I’M NOW OPEN FOR COMMISSIONS. Terms will be posted soon [after I finish making the post all ~*~pretty~*~] but if you send an email to tluthal[AT]outlook.com by noon EST I will give you a $5 discount on whatever you want.
my mom calls me jellybean but my dad calls me doodlebug. :V
My mom still calls me Dolly.
Melo. Since the first day. Still called Melo. Occasionally called Tim, but not by my parents.
Casper. The movie came out when I was like 5, and Casper is close to Cassie, so the nickname kind of stuck
Fruitcake. No one calls me this anymore and my real dads side of the family are the only people who really called me this ever. My mums family didn’t give me a nickname because I yelled at them if they tried.
Ber, because they felt the need to find SOME way to squeeze a nickname out of Amber. This caused so much confusion when people would say burr when it got cold out. (Alternatively: Pumpkin Head because my family is cruel)
Zoebird. At one point in middle school my friends found out about this nickname and tortured me with it, but I always had a certain fondness for it, since I never had any other nicknames (there is literally no way to get a nickname from Zoe).
Bob because I couldn’t hold my head up(seizures. blue)
Lysha-bug. I’ll never know why.
Becky, Boo-cur or something, I can’t sound shit out. My aunt still calls me Rebecca K. Peeples.
… That reminds me, I have to clean my book cases and vacuum. I also suggest soaking a towel and putting it on your neck?
Haha, nice to know I’ve reminded you. I was thinking of that but my Dad caught me and told me off. He doesn’t want anything dropping on my new carpet. But I doubt water would do it any harm.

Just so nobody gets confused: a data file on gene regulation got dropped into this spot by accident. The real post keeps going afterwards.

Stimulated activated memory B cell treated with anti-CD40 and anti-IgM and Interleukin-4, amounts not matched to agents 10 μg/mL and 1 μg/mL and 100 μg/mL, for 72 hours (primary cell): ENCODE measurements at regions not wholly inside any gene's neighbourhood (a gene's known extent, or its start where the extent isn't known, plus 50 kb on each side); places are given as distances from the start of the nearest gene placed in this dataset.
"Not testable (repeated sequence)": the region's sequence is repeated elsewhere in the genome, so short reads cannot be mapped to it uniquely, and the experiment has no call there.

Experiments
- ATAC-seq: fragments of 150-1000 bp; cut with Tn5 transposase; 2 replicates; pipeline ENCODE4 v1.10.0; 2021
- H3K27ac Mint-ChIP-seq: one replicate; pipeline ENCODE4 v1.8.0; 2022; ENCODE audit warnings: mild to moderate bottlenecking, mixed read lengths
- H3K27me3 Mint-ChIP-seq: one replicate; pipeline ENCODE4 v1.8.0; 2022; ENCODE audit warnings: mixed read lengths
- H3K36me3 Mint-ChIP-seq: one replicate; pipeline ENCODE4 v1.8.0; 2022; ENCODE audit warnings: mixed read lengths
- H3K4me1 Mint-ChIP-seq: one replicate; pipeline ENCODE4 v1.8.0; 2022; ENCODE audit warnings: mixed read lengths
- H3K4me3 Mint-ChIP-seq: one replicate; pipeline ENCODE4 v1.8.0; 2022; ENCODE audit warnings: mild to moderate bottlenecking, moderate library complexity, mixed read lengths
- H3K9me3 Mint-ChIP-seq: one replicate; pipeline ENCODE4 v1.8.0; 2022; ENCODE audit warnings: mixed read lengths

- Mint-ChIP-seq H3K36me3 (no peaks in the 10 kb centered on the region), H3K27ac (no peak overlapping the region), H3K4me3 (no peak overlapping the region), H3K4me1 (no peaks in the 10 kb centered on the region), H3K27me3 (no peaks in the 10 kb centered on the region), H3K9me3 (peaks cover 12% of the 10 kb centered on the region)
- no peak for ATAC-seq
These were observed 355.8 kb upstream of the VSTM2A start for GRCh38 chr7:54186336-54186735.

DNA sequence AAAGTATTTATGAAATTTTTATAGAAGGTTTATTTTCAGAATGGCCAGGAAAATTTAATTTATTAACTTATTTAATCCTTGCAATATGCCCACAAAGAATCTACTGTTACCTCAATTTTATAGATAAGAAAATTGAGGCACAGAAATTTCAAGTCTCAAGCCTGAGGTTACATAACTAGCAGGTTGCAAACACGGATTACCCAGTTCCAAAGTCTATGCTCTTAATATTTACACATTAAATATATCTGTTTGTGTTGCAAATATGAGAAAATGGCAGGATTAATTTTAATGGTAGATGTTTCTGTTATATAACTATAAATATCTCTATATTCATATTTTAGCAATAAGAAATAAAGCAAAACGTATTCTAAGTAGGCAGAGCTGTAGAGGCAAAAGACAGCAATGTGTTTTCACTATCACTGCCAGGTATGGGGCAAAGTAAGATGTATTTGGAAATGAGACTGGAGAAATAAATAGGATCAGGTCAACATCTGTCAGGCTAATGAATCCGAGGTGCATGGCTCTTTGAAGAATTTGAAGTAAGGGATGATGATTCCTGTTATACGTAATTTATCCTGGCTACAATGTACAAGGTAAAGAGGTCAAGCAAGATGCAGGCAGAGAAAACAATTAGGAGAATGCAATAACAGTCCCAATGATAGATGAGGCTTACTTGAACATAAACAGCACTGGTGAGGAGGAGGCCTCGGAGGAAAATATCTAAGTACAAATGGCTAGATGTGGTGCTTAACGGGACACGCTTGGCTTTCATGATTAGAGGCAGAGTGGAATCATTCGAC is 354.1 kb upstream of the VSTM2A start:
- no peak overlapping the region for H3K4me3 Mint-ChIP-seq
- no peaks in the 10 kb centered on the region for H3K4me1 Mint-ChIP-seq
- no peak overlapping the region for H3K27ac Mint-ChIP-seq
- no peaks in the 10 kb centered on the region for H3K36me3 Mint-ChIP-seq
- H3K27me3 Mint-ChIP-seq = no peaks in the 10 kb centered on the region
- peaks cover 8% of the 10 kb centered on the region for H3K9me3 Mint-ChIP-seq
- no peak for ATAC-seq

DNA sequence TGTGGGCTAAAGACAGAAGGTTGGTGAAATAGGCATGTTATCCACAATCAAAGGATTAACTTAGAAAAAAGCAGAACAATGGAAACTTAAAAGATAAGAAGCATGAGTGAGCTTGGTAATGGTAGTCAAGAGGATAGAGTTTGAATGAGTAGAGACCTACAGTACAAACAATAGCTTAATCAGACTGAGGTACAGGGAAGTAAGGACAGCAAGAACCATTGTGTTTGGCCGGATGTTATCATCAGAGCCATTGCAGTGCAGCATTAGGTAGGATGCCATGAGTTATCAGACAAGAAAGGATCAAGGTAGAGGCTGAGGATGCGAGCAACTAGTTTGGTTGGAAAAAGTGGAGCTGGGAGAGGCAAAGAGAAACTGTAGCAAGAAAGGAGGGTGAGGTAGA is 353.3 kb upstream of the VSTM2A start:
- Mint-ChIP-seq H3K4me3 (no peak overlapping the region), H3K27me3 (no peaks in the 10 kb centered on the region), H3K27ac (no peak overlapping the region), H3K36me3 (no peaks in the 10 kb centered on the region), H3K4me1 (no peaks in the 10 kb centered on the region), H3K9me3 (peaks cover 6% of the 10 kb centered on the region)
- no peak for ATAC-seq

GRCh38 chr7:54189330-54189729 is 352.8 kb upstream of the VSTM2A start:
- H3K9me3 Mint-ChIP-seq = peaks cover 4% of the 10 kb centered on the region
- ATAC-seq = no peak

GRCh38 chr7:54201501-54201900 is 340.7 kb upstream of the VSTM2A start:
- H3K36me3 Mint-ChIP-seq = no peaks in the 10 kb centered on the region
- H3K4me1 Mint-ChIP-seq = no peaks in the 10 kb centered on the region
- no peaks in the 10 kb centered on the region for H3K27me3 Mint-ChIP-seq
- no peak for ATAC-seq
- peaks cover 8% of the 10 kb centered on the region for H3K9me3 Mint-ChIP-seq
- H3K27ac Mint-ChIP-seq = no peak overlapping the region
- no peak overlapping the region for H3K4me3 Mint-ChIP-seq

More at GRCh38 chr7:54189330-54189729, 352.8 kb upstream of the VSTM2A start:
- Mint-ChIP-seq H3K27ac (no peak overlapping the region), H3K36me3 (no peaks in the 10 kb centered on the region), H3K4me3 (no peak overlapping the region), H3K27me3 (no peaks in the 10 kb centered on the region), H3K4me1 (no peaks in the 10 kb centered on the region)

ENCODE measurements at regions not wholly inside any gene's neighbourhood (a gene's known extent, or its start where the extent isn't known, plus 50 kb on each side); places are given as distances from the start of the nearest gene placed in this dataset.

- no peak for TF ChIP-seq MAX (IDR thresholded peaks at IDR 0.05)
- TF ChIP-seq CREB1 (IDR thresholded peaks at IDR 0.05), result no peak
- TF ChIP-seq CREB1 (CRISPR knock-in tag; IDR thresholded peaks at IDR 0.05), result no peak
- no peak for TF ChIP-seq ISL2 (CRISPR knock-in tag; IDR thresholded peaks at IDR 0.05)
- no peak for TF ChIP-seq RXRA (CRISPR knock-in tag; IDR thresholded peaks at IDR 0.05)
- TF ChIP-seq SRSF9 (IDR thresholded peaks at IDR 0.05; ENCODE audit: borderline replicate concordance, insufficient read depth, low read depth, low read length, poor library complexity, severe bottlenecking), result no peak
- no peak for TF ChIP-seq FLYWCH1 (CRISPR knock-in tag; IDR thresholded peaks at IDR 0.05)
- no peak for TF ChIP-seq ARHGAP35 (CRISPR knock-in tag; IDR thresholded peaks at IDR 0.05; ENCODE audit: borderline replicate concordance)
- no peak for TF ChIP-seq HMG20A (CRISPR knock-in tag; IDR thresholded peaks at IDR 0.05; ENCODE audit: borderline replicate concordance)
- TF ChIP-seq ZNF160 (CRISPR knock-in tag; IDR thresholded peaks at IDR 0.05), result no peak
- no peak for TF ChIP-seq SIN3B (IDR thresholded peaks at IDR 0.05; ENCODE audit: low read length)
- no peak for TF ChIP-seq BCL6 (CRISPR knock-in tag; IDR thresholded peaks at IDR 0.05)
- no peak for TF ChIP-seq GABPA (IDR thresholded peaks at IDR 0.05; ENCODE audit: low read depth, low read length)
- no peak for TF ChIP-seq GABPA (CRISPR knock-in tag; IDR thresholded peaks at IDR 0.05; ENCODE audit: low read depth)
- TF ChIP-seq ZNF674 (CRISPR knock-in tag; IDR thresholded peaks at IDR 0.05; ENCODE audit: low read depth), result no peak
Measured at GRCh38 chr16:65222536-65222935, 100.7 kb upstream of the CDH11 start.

Well, the thing is I’m going on vacation for three weeks, and Dad’s staying home to take care of the dog. He would totally clean my room without my consent so… I’m doing it now so he doesn’t. I don’t want him finding/throwing away things of mine. :/
tried doing more than that with exalted, got burned
so uh nope
you guys can have it
This is kind of the way. I solve it by looking around for other people cowering under rocks nearby and making a little colony. We can pass fanart to each other and whisper headcanons via a series of tunnels.
Throw in some meerkat scouts and that’s usually how I deal with the Exalted fandom. >.>
and then i ended up with a Graphic Design major at SJSU, except i fucking hate doing art and a basic 2D art class was enough to make me ragequit
and then i transferred to software engineering (and eventually computer science) because computers are more up my alley anyway
and now people think i’m fucking insane for even being able to write “hello world” programs and withstand any math above MATH 8, but fuck them, they also do shit that i don’t care to master so it evens out
… Honestly, I think they are more insane for thinking that having capabilities in math and science is a sign of madness. :V And this is from someone who stops at integrals and can’t go past it.
when i was little, i didn’t want to grow up. being a grownup looked like a seriously shitty fate. grownups always seemed angry and stressed-out and tired. they didn’t know how to have fun. even my mom, who has a great imagination and loves to write and draw, didn’t seem to enjoy it like i did. even my dad, who has awesome machines to play with and likes to do things outdoors, didn’t seem to appreciate what he could do. and they were the best grownups; all the others seemed sort of defeated and it was horrible to contemplate.